Over a decade since debut ‘Bless The Martyr And Kiss The Child’ slapped a tired genre round the face, the sludgy, Dirty South assault of their sixth full-length pummelled us into submission just as comprehensively.

24. The National ‘Trouble Will Find Me’ (4AD)
A quietly harrowing patchwork of addictions, regrets and failures it was also, bizarrely, their most sonically accessible work,

23. 65daysofstatic ‘Wild Light’ (Superball)
Epic in every sense of the word, and also shitloads of fun.

22. Mallory Knox ‘Signals’ (A Wolf At Your Door)
Full of big hearted sentiment and impossibly large choruses, this band hit their stride exactly as the spotlight turned their way. Outstanding.

21. Fall Out Boy ‘Save Rock And Roll’ (Mercury)
When you open an album with an aggressive song like ‘The Phoenix’, you really set yourself up for success.

20. Lonely The Brave ‘Backroads EP’ (Hassle)
When they drop the album next year, every single other band on the planet had better get out of the goddamn way.

19. Nine Inch Nails ‘Hesitation Marks’ (Polydor/Columbia)
Was it dance music? Was it industrial? Who cares, when it sounded this good you can call it what you want.

18. City And Colour ‘The Hurry And The Harm’ (Cooking Vinyl / Dine Alone)
Something about his particular country-tinged guitars, bluesy songwriting and candid vocals sets him leagues apart from other tattooed, acoustic guitar-toting punks.

17. Clutch‘Earth Rocker’ (Weathermaker)
Heavier and more direct than ever, they retained the bluesy riffage and surrealism that made their name, while kicking things into overdrive.

16. Foals ‘Holy Fire’ (Transgressive)
An example of a great fucking catchy tune, and an exciting sound compared to most music that's out right now.

15. Kvelertak 'Meir' (Roadrunner)
Sometimes, the best music is made by a bunch of borderline lunatics who wield their instruments like weapons and who only want to make the most invigorating and exciting noise possible.

14. State Champs 'The Finer Things' (Pure Noise)
These upstate New Yorkers dropped one of the best pop-punk albums of the decade in ‘The Finer Things’.

13. Deafheaven 'Sunbather' (Deathwish)
Blast beats, death metal vocals and swirling, beautiful guitars that sounded like a crazy combination of Kill Holiday and Wolves In The Throne Room.

12. Biffy Clyro ‘Opposites’ (14th Floor / Warner)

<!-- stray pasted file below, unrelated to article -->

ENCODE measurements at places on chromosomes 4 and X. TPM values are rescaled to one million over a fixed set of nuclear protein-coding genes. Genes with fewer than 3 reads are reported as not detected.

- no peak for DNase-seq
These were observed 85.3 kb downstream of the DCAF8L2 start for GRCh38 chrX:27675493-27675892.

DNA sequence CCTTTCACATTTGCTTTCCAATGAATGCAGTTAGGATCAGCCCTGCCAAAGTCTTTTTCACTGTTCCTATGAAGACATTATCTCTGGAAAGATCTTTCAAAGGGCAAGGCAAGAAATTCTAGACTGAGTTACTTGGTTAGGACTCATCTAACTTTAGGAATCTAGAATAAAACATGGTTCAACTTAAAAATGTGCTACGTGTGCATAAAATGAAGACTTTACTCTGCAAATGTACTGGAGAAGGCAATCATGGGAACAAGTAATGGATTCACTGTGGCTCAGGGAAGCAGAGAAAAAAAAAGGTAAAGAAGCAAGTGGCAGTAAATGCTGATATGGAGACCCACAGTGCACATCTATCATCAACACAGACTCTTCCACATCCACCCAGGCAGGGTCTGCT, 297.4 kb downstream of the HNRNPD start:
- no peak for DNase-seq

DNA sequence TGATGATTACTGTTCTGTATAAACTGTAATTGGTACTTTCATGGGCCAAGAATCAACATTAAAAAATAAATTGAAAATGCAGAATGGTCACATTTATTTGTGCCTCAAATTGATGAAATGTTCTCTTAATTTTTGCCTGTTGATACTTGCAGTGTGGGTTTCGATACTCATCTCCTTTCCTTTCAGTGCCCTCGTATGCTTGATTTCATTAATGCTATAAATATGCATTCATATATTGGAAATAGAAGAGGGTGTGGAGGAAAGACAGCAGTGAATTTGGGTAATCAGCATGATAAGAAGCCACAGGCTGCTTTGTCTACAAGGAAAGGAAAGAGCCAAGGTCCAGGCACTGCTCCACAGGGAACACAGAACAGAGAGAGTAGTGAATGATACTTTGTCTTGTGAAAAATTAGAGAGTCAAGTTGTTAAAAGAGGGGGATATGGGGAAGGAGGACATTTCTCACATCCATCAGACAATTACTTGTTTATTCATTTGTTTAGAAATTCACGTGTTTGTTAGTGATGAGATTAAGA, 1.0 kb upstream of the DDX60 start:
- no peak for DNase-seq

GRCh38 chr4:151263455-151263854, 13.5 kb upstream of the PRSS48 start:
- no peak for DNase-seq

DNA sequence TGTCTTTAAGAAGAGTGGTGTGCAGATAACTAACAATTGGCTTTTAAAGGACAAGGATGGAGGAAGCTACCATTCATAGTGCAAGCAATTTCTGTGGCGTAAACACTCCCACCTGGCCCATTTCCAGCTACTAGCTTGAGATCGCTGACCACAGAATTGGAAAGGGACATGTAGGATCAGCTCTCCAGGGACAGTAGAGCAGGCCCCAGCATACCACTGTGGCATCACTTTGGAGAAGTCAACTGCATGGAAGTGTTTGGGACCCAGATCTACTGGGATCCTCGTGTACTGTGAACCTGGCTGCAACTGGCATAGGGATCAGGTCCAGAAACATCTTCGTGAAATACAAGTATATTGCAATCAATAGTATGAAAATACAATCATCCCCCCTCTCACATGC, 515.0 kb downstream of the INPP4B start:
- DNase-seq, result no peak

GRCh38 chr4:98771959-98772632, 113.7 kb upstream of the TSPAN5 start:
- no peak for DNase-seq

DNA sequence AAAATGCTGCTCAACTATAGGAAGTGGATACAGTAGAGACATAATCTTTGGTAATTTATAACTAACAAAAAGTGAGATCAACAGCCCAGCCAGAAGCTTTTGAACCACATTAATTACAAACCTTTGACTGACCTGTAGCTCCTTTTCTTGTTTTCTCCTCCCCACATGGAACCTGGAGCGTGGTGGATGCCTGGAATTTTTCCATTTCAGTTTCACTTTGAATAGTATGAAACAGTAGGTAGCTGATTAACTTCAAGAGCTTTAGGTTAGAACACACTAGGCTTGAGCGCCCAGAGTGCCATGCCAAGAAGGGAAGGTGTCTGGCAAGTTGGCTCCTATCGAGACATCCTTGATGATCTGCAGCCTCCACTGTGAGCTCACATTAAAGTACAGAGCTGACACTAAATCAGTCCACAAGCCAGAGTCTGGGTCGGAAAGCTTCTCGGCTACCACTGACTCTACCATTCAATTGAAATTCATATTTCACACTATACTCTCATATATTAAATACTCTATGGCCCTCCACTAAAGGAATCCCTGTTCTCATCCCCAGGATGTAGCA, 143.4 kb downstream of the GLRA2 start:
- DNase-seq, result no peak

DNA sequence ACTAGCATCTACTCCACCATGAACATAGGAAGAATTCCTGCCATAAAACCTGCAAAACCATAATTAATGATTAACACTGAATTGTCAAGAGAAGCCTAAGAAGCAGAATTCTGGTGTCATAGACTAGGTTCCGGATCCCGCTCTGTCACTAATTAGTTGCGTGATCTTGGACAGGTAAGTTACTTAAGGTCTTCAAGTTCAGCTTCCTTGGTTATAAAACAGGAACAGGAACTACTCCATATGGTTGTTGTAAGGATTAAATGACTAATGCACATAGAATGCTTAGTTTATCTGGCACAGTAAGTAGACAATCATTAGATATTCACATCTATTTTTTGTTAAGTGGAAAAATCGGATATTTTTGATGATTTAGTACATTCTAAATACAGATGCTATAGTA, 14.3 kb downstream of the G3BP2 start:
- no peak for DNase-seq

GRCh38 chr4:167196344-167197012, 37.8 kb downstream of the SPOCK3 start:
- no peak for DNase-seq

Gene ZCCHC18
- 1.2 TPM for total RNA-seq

Having shouldered immense burdens over 18 years as a band, ‘Opposites’ reminded us exactly why they deserve to be selling out arenas.

11. The Bronx ‘IV’ (ATO)
Fistfuls of fury? Check. Buckets of soul? Check. Another superb album from The Bronx? Double fucking check.

10. Balance And Composure ‘The Things We Think We're Missing’ (No Sleep Records/Hassle)
A record that was sometimes obtuse, often jaded but always utterly captivating, and one that turned the band into one of modern rock’s brightest prospects.

09. The Story So Far ‘What You Don't See’ (Pure Noise)
The songwriting is excellent, production is excellent, vocals are way better and the lyrics are relatable with so many people.

08. The Dillinger Escape Plan ‘One Of Us Is The Killer’ (Party Smasher)
With a heavy helping of the anthemic-yet-evil melody that made ‘Miss Machine’ so exciting and all the spasmodic violence and weirdness we love them for, ‘One Of Us Is The Killer’ was exactly what was hoped for.

07. Defeater ‘Letters Home’ (Bridge 9)
Ahead of this record’s release, Defeater were renowned for mixing intricate hardcore songwriting with lyrics rooted in history and family, and their third album let precisely no one down.

06. Frank Turner 'Tape Deck Heart' (Xtra Mile)
His most personal – and best – album yet, Frank’s fifth effort in six years took the red-raw honesty of his earliest material and married it to a clutch of songs that were both comfortingly familiar and ambitious enough to justify the commercial success this record brought.

05. The Wonder Years 'The Greatest Generation' (Hopeless)
'The Greatest Generation’ was an imperious display of pop-punk at its savvy best and the defining album of what may well have been the genre's best year for a decade.

04. A Day To Remember 'Common Courtesy' (self-release)
‘Common Courtesy’ felt like the beginning of a glorious new chapter rather than the ending of a truly harrowing one. And that’s no mean feat.

03. Paramore 'Paramore' (Fueled By Ramen / Warner)
They’ve found a perfect balance of experimental and their signature Paramore sound. As well as that, it’s a super fun album.

02. Bring Me The Horizon ‘Sempiternal’ (RCA)
With a nuanced and fluid approach to metal, Bring Me The Horizon are not just playing the game, they are changing it.

01. Letlive. ‘The Blackest Beautiful’ (Epitaph)
While ‘Fake History’ kicked and bucked with nervous energy, this record took the kernel of what made them so exciting in the first place and painted it brightly for all the world to see.